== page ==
I thought for a long time that Japan spent too much time holding and focusing on the past and not on the future. However, I was wrong. You can see this isn't true when you look at China's progress, despite it still cherishing its past. I think the problem with Japan is that its too Japan -- too much nationalistic pride that it is detrimental to the society on whole.
I found an interesting article about Japan's English education system on the internet recently. It was an amazing article. It was like the author was reading my inner thoughts. I wanted to host the article on my website, so I contacted him. We both laughed our asses off when I found out he wrote the article over 10 years ago and I was telling him NOTHING has changed.
Japan can teach their children whatever they want but I'm a firm believer the moment they start trying to teach something not familar to them, they need outside help. The problem is their stubborness and/or racism that is keeping them to seek help from people who don't have Japanese blood.
Japan's English education system is much like that Japanese whaling boat a few years back that broke down while they were whale hunting. A Greenpeace boat was next to them and offered to help, despite how they felt about what they were doing, but the Japanese refused their help and sat dead in the water for a week instead.
Sometimes I just wanna say f@#$ it and go back to my home country holding my middle fingers high but I don't think it's fair Japan's future generation should suffer for the present generation's stubborness and stupidity.
I really think a lot of this inability to change comes from moral education being taught in school versus at home by the parents. By the time a student graduates high school, they have more or less been turned into little borgs to be properly inserted into society. Don't get me wrong; I'm not bitter. I just don't like to see my hands tied when I'm trying to help kids, especially kids that aren't even from my own ethnicity.
BTW, the problem isn't with the JTEs down in the local schools. They've seen me teach and I've gained their respect. 2 of 4 JTEs at my schools have changed their minds about the importance of Phonics and that is all we teach in the ALT classes, while in my elem schools, I've set up an English homework system and shown the HRTs that students CAN have fun while learning proper English. The problem is at the BOE level and their lack of listening to anything an ALT says. I know this problem isn't specific to Niigata but I also know, it doesn't make it any less frustrating to deal with.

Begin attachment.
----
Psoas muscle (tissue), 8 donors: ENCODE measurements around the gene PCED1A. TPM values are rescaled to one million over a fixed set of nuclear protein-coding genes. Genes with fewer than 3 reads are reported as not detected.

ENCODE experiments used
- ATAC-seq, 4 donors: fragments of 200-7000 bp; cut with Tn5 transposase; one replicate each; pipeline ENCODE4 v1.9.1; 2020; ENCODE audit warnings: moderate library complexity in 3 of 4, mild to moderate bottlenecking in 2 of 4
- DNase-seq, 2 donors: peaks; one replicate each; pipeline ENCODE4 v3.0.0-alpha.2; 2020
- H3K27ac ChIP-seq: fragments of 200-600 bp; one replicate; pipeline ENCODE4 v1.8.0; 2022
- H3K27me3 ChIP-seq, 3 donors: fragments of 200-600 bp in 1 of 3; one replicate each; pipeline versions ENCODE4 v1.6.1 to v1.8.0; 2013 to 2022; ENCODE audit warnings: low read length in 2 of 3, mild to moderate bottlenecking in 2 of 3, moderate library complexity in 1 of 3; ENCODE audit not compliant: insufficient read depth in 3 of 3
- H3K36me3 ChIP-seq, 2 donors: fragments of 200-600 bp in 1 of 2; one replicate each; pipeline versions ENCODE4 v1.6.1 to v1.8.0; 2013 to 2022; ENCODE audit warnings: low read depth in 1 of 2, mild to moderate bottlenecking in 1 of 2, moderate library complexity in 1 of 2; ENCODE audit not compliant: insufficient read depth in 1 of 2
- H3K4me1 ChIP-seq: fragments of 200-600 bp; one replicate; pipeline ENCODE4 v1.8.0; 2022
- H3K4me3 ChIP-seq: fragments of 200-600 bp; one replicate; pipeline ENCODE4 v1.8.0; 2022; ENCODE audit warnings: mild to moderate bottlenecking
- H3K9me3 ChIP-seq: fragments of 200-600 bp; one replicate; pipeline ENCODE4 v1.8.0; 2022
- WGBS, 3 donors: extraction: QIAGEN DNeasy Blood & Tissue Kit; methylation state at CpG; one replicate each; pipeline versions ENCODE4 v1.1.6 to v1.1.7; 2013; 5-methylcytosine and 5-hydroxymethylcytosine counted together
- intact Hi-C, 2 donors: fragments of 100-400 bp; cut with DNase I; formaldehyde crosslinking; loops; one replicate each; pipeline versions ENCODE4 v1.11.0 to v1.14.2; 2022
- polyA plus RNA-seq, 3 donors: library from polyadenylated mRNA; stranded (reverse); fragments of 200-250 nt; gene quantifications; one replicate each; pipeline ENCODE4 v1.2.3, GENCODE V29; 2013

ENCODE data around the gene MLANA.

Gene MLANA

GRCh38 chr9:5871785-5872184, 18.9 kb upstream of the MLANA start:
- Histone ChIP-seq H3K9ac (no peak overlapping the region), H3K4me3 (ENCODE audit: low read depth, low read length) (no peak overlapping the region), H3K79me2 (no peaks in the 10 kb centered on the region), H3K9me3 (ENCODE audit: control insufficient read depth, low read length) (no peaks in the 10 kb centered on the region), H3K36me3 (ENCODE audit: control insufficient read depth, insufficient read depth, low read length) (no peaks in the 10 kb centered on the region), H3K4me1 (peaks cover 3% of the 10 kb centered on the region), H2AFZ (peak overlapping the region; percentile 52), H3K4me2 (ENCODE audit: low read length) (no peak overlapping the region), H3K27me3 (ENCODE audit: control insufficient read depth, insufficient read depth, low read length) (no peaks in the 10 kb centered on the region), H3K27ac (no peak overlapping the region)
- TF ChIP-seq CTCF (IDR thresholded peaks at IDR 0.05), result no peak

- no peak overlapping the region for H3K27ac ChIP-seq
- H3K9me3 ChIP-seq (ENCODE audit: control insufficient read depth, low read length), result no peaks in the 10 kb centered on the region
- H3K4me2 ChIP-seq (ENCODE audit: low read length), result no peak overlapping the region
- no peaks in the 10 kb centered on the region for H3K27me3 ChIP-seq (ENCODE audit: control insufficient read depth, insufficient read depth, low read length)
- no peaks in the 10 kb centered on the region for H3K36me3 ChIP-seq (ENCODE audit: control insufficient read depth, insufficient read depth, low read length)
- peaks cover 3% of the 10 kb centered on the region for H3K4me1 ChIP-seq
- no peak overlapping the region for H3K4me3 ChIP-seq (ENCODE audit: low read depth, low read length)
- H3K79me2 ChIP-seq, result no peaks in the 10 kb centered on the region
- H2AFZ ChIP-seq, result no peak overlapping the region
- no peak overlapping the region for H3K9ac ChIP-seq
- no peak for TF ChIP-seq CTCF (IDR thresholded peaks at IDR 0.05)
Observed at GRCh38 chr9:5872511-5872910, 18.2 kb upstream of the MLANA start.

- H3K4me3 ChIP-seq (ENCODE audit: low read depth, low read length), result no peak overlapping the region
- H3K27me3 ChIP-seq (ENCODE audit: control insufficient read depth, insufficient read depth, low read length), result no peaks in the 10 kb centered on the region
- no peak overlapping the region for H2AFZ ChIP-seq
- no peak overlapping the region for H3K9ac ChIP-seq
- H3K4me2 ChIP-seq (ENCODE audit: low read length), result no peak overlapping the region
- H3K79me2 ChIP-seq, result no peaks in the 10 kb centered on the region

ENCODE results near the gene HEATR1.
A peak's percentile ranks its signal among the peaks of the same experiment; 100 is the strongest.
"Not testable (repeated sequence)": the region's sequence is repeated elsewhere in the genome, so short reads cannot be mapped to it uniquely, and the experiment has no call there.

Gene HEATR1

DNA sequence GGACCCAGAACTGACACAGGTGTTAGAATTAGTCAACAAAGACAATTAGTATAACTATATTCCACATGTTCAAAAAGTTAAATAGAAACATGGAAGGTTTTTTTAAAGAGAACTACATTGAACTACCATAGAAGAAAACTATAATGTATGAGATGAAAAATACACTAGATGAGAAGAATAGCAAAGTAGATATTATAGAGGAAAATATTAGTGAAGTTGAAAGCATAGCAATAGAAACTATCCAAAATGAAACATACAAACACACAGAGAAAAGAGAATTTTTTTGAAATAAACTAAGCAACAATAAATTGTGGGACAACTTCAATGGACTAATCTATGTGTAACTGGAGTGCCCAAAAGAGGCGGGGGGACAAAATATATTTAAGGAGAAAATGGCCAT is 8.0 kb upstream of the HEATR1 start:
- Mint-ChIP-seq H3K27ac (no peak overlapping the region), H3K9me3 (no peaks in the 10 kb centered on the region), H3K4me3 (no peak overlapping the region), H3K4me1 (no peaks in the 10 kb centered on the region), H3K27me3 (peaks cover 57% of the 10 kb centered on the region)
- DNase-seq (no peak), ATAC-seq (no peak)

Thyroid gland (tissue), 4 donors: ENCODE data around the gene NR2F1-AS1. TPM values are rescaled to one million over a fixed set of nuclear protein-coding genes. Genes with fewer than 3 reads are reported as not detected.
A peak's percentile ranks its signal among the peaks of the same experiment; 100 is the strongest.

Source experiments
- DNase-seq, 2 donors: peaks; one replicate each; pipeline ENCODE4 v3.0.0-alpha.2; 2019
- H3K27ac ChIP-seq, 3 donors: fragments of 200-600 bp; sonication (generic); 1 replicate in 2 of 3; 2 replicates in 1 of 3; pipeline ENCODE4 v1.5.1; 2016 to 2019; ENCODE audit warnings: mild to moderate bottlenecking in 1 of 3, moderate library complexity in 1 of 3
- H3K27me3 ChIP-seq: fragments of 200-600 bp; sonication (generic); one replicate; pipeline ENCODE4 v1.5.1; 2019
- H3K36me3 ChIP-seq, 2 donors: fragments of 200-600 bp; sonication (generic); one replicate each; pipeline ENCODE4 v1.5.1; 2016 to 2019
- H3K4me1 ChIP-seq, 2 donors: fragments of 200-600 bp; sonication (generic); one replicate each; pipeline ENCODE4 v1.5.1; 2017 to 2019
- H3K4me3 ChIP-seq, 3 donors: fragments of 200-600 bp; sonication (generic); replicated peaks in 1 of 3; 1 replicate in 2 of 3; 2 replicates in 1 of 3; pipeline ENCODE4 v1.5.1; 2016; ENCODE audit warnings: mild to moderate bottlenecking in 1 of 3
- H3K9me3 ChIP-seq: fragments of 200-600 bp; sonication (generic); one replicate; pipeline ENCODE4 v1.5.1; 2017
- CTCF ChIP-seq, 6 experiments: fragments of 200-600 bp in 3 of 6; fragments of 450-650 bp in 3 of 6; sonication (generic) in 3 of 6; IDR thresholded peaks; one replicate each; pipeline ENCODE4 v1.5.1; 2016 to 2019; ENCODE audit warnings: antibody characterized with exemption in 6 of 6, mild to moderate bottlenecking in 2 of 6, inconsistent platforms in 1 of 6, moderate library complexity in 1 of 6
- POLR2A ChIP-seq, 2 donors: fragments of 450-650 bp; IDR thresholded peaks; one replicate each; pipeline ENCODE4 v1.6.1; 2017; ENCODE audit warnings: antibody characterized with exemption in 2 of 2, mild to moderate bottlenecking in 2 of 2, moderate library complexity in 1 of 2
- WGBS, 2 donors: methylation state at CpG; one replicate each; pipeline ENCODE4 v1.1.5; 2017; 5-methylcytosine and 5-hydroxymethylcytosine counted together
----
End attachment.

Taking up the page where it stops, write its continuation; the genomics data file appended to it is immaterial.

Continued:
To give you another taste of the frustration I've been through, I bitched for 10 months at my base school before the kocho finally said I could have a laptop to work on. He called me into the office and said, "I found you a laptop. It's a 486." 486!?!?! What the hell is that!?!? Throwing out a random number just proved to me he didn't know anything about computers but since he was the top dog, he had to make the decision. But he was too stupid to ask others about something he didn't know about.
It didn't stop there. I finally got a laptop, only to find out I needed a password to sign in but in order to get a password, I needed to fill out paperwork that takes to weeks to process. I finally signed on, to find out it didn't have Microsoft Office, another two weeks down the drain. When I finally got it back, it took 15 minutes (literally) to load up. After consulting the computer tech, a.k.a. the kyoto sensei, he told me all I had to do to speed up the computer was to unplug the network wire, at which point I wanted to punch someone in their nose for being stupid. But it didn't end there...
After explaining to the kyoto that unplugging it would give me access to the network, which I needed to gain access to the internet and printers, I did some snooping around to find out what kind of computer I was working with. Without running any programs, on a fresh boot, moving the mouse around the screen maxed out the CPU processor.
I could keep going and going, but I think you get the point.
I understand that people in charge shouldn't know everything about everything, but only in Japan won't people ask others about something they know nothing about. Kinda like the English education system here...